All about Abdominal Pain by AmnaKhan

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									                Abdominal pain

• Acute abdomen: Severe acute onset of pain
  which results in urgent need for diagnosis
  and treatment. May indicate a medical or
  surgical emergency
• Less acute pain : common symptom, may
  be difficult to elicit and interpret objectively
           Approach to abdominal pain

• Detailed history
       Relationship to feeding, vomiting and diarrhoea,
  fever, micturition
       Onset, duration, aggravating and relieving factors,
  prior treatment
• Decide on the type of pain
      Visceral pain: dull, aching, midline, not necessarily
  over site of disease
      Somatic : localized, sharp, from parietal pleura,
  abdominal wall, retroperitoneal muscles
      Referred pain : from parietal pleura to abdominal wall
                   Visceral pain
• Typically felt in the midline according to level of
  dermatome innervation
      Epigastric
      Peri-umbilical
      Suprapubic
• Small intestinal pain felt peri-umbilical and mid-
  epigastric
• Colon felt over the site because of short mesentery
• Visceral pain becomes somatic if the affected
  viscus involves a somatic organ eg peritoneum or
  abdominal wall
          Approach to abdominal pain

• Restlessness versus immobility
     Colic (visceral) vs peritonitis (somatic)
• Assess degree of pain
     Even babies feel pain
     Assessment has 3 components
            what the child says (self report),
            how the child behaves (behavioural)
            how the child is reacting (physiological)
     “Faces Pain Scale” used from age 4 onwards
Some medical disorders with abdominal pain

• Mesenteric adenitis : associated with ARI
• Enterocolitis and food poisoning : often diffuse
  pain before diarrhoea
• Pneumonia: referred from pleura, associated
  respiratory symptoms and signs
• Inflammatory bowel disorders
• Biliary tract, liver disease and congestion
• Dyspepsia : ulcer and non-ulcer
• Systemic diseases: HSP, DKA, Sickle cell disease
• Peritonitis
     Chronic or recurrent abdominal pain

• Very common 10 – 15% of children
• Duration longer than 3 months, affecting normal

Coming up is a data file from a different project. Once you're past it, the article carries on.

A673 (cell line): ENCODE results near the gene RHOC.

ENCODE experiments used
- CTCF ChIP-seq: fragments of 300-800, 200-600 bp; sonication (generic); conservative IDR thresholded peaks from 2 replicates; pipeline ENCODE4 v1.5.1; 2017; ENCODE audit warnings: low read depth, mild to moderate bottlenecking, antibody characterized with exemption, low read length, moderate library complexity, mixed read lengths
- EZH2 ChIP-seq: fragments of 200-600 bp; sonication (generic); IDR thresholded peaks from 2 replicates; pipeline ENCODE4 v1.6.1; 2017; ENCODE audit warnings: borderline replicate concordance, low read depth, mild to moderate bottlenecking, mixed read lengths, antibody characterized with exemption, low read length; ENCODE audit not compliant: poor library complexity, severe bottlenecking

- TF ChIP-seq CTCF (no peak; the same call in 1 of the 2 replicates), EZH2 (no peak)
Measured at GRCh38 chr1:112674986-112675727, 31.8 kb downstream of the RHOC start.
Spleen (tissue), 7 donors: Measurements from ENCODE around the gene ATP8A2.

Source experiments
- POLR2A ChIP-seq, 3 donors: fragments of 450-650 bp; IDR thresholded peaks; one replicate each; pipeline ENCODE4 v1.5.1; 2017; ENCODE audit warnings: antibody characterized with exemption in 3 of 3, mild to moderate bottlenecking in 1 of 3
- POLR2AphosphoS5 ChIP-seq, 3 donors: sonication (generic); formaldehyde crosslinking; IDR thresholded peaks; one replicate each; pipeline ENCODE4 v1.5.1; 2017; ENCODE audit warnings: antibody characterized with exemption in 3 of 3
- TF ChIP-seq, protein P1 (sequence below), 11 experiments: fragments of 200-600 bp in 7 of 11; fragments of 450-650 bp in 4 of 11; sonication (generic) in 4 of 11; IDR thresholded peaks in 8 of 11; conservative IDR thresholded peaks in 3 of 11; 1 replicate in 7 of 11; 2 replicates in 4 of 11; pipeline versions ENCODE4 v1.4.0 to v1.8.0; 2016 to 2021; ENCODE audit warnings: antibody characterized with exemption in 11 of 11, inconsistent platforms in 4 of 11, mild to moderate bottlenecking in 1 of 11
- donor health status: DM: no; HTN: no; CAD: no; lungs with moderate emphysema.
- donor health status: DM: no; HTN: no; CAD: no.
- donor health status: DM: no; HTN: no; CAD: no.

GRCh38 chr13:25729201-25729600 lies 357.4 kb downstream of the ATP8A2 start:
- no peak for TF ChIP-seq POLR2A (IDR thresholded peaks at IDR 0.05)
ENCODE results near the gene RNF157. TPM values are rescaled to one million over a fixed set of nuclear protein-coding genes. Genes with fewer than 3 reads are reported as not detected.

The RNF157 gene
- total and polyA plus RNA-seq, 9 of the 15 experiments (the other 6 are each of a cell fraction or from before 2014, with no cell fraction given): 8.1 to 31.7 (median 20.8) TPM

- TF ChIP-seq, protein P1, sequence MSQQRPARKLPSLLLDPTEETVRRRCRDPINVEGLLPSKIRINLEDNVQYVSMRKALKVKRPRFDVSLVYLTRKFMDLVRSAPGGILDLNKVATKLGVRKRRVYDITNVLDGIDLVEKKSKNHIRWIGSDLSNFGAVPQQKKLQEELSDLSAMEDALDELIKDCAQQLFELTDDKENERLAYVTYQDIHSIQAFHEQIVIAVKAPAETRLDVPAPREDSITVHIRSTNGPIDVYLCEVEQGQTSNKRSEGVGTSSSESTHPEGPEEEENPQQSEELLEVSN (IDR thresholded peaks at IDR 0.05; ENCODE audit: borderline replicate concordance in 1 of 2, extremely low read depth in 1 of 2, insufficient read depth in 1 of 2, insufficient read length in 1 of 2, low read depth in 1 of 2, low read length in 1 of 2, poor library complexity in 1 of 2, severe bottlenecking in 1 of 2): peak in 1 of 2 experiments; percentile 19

activity
• Range of anatomic, infectious, inflammatory,
  biochemical disorders
• Presents in 3 main patterns
      Isolated paroxysmal abdominal pain
      Abdominal pain with dyspepsia
      Abdo pain with altered bowel pattern
                Causes of RAP

• Common:
     Parasites
     Faecal loading
     Functional abdominal pain
• Less common:
     Infections
     Inflammatory disorders
     Renal cause
           Functional abdominal pain

• Typically 5 – 14 years old
• Unrelated to meals or activity
• Clustering of pain episodes: several times per day
  to once a week, recurring at days to weeks
  intervals
• Physical or psychological stressful stimuli
• Personality type obsessive, compulsive, achiever
• Family history of functional disorders :
  reinforcement of pain behaviour
           Functional abdominal pain

• Vague, constant, peri-umbilical or epigastric pain
  more often than colic
• Duration <3 hours in 90%, variable intensity
• Associated symptoms: headache, pallor, dizziness,
  low-grade fever, fatiguability
• May delay sleep, but does not wake the child
• Well-grown and healthy
• Normal FBC, ESR, Urinalysis, Stool microscopy
  for blood, ova, parasites
        Management of functional pain

• Positive clinical diagnosis: careful history
• Do not over-investigate: more anxiety
• FBC, ESR, Urinalysis and culture, Stool for occult
  blood, ova and parasites
• Positive reassurance that no organic pathology is
  present
• Little place for drugs
• Dietary modification
• Reassuring follow-up
        Pointers to organic pain in children

•   Age of onset <5 or >14 years
•   Localized pain away from umbilicus
•   Nocturnal pain waking the patient
•   Aggravated or relieved by meals (dyspepsia)
•   Loss of appetite and weight
•   Alteration in bowel habit
•   Associated findings: fever, rash, joint pain
•   Abdominal distension, mass, visceromegaly
•   Occult blood in stools, anaemia, high ESR
            Dyspepsia in children

•   Not as common as in adults
•   Relationship to eating not volunteered
•   Character of abdominal pain different
•   Causes:
       Oesophagitis (including Sandifer syndr)
       Ulcer dyspepsia
       Non-ulcer dyspepsia
                Ulcer dyspepsia

• Gastritis
• Acute ulcers
      Stress ulcers (sepsis, hypoxia,
             ischaemia, dehydration, trauma)
      Drug-related (NSAIDS, Steroids, Iron
             Antibiotics)
• Persisting/chronic ulcers
             Helicobacter pylori related
             Non-ulcer dyspepsia

•   H. pylori gastritis
•   Giardiasis
•   Pancreatitis
•   Inflammatory bowel disease
•   Cholelithiasis
•   Recurrent abdominal pain of childhood

								
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